Total War: Warhammer – Impressions

Total War: Warhammer releases tomorrow, and after a weekend of hard playing I can tell you to get excited.

This is not a review. There will be one, in depth, when I have had enough time with the game, but this is just my first impression after a weekend with it. Perhaps the most telling thing is that I had to tear myself away from Total War: Warhammer in order to submit this in time. It is big, it is fun, and it is a breath of fresh air for the Total War franchise.

Total War has always been separated into two main game modes: the tactical, turn-based campaign map, and the real-time battles. I will look at each individually, because they are distinct.

The Campaign:

Rome 2 introduced a new style of campaign to the series. Gone were stand-alone settlements and having as many armies as you could afford. In their place were regions and limited armies under single generals. These changes brought about a more interesting tactical experience, but with family trees cut and the ability to spread your empire diminished, many players felt aggrieved. Total War: Warhammer continues in this same vein, however it finally makes it work through the introduction of characters.

I won’t go into detail yet about lords and heroes, and their uses tactically and in battle, but they offer something unique and personal to your armies. Alongside a generous leveling system and their significant combat prowess, these lords and heroes grow with your empire. You become attached to them, and suddenly your armies come to life. I’m on a personal quest for my first recruited lord (who I named Vorick the Hammer) to find him a warhammer befitting of his name. Combine this with your legendary lord’s quests and suddenly this empire building strategy game forms some narratives, and it is those that keep you coming back.

It is also a massive relief to no longer fight through Europe. Beyond that, the freedom afforded by a mythical universe means that the developers were not constrained by reality. The layout provides many more tactical positions for armies and settlements to take up than in previous titles. You can guard a mountain pass, or take a settlement to plug the gap between an ally and a merciless enemy. I found I was making more strategic choices about when and where I expanded, and my experience was all the better for it.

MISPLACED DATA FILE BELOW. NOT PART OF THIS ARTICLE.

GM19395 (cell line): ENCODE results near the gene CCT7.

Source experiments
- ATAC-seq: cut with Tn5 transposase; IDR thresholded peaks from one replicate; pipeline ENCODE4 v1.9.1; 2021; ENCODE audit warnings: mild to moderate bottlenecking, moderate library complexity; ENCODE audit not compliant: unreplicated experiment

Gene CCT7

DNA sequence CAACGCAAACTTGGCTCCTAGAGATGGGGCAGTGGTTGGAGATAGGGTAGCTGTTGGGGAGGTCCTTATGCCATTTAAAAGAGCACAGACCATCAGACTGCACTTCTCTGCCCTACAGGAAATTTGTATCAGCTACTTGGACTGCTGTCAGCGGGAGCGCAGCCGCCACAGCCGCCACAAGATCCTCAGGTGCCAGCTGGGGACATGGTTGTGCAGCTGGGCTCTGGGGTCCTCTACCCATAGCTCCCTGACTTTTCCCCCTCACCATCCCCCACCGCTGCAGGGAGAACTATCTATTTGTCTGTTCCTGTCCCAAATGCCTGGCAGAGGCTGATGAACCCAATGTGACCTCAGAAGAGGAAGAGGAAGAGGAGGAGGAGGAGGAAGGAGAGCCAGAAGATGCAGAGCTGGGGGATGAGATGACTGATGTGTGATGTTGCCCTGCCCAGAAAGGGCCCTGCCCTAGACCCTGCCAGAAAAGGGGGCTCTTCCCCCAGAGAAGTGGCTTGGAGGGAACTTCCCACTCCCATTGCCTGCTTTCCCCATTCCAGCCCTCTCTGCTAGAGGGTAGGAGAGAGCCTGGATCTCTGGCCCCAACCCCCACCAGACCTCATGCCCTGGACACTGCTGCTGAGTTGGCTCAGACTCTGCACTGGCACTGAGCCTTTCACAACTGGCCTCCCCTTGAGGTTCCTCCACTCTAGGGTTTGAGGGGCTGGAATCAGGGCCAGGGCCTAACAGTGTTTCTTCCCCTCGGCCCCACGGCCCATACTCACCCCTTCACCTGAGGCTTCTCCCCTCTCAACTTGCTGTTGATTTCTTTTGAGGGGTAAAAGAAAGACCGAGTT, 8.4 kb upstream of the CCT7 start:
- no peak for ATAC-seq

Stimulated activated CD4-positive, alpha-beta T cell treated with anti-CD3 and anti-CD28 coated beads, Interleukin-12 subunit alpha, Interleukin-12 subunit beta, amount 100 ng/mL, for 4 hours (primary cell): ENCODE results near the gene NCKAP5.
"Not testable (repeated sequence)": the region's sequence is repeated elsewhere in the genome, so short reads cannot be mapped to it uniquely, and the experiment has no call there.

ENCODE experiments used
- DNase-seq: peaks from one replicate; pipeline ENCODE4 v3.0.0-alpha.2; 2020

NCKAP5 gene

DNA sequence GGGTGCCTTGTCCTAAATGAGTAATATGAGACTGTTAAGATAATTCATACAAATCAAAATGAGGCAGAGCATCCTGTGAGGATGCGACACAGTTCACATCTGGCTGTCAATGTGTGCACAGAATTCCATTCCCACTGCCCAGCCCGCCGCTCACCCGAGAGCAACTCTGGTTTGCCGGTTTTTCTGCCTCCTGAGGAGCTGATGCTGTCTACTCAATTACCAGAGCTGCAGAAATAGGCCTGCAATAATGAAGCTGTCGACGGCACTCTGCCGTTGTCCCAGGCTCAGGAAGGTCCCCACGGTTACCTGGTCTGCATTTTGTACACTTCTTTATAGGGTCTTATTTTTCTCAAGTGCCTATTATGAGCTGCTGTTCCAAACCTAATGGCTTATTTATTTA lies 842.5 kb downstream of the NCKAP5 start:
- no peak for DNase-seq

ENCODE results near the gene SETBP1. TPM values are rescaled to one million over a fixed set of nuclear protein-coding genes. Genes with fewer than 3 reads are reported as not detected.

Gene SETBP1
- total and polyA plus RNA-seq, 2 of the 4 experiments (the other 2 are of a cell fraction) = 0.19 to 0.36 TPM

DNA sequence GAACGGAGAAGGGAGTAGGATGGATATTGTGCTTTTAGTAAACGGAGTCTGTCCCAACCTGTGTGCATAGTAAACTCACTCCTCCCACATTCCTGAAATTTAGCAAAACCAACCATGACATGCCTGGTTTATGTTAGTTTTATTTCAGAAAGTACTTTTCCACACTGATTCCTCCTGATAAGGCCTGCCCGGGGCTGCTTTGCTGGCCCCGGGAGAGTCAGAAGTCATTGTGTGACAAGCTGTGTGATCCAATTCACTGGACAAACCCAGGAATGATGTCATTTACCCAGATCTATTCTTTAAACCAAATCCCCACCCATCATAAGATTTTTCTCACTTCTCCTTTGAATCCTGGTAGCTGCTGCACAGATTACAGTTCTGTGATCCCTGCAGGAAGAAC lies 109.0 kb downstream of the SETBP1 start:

While I could find little fault with the campaign, there are some small issues with the real-time battles.

Battles are chaotic, fast and brutal. I found my units perished and fled slower than they did in Attila, however it is unlikely for even a large battle to last more than ten minutes. While this annoyed me in Attila, the smash-and-grab styled of battle really seems to suit the Warhammer universe, so I can’t really complain. I also can’t complain because field battles have become infinitely more interesting. While troop numbers still seem to carry the day mostly, the battles are won and lost not by the infantry, but by the intelligent and effective use of lords, magic and special units. Cavalry is brutal – perhaps more so than any of the previous titles – and magic is true tide-turner. AI feels vastly improved as well, so there’s not too much cheesing, just good honest fighting.

Unfortunately, siege battles have suffered. Not only are the majority of settlements without defenses, meaning fights to decide them take place on the field, but tactics and planning appear to have made way for brute force. Infantry may all scale the walls with ‘pocket ladders’ and the walls have been widened to allow more units to pour onto the defenses. An attacker trying to be patient will find their units overwhelmed and peppered by the towers and their ridiculous range. A defender hoping to use strategic chokepoints and archer support against a large force will find themselves overrun. Really, sieges don’t feel all that different from a field battle – there is just a wall in the way that most of your units can scale at will.

That being said, this game is the strongest Total War in some time. It releases tomorrow, May 24, and if you purchase within a week of that release you get Chaos as a free expansion. Ignoring all of the issues surrounding day one expansions, this game is seriously too good not to take up that offer. Keep an eye out for an in-depth review, coming by the end of the week.

Profile photo of Aidan Kyval
22 years old and living in Melbourne, I am writer, musician and lover of anything fantasy. I’ve been hooked on video games since Power Rangers Lightspeed Rescue in 2000, and I love anything Lord of the Rings related.

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